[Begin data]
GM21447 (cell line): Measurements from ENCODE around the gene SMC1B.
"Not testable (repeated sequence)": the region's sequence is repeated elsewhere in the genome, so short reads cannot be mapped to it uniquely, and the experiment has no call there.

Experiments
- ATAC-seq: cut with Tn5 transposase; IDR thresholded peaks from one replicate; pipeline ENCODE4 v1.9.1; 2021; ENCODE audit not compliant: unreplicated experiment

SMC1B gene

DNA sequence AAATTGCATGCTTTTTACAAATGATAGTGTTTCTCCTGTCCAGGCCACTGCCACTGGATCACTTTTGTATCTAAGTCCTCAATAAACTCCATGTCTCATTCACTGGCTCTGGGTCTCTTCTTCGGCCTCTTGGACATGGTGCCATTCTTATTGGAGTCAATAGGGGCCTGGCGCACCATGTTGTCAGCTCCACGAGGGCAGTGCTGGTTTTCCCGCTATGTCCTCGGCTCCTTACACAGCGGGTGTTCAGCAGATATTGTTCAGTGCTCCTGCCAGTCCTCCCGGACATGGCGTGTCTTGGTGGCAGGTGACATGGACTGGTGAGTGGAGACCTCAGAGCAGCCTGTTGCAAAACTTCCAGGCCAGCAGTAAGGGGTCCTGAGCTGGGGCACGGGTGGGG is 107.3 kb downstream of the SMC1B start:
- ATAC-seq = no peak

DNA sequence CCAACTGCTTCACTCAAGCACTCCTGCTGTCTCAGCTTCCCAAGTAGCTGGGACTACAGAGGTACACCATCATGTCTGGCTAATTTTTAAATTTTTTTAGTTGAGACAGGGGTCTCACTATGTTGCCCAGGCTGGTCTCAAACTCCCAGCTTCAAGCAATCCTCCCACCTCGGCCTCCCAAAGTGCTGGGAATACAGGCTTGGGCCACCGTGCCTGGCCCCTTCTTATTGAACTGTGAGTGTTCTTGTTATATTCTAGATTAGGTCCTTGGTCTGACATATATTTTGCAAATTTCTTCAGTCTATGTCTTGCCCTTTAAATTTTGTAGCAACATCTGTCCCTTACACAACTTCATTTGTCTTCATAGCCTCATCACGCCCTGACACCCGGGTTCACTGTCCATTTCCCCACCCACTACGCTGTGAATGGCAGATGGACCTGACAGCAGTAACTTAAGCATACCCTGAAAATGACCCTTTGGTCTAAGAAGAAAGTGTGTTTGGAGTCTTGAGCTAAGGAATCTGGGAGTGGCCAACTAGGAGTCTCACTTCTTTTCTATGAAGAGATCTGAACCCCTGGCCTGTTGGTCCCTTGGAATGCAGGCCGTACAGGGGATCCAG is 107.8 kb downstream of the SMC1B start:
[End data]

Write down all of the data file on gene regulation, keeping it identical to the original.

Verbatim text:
GM21447 (cell line): Measurements from ENCODE around the gene SMC1B.
"Not testable (repeated sequence)": the region's sequence is repeated elsewhere in the genome, so short reads cannot be mapped to it uniquely, and the experiment has no call there.

Experiments
- ATAC-seq: cut with Tn5 transposase; IDR thresholded peaks from one replicate; pipeline ENCODE4 v1.9.1; 2021; ENCODE audit not compliant: unreplicated experiment

SMC1B gene

DNA sequence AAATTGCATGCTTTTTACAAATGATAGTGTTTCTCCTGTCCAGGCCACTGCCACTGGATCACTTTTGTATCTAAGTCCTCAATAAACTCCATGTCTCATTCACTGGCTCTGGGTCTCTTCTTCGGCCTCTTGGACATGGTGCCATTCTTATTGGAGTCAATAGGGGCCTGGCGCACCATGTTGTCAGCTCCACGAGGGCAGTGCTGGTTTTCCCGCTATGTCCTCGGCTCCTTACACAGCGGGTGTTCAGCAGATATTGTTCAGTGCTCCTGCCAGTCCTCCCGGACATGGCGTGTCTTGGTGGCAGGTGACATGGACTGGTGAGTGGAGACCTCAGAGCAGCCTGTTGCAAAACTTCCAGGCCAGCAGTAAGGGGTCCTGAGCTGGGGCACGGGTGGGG is 107.3 kb downstream of the SMC1B start:
- ATAC-seq = no peak

DNA sequence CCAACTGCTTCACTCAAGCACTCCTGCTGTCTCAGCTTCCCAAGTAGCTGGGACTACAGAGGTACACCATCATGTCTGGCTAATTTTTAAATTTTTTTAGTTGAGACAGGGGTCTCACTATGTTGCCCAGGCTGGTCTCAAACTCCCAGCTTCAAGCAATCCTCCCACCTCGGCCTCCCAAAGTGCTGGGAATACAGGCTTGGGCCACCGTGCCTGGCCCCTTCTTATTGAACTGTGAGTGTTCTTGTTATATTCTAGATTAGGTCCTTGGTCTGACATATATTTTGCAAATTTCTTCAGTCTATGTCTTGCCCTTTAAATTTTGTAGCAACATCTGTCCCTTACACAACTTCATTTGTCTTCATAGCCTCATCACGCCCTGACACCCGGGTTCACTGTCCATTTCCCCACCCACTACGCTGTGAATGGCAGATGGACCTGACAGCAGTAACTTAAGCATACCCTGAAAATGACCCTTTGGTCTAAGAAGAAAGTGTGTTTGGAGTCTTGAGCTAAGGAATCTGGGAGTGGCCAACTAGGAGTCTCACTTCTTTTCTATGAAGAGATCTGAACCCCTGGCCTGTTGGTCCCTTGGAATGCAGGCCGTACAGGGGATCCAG is 107.8 kb downstream of the SMC1B start: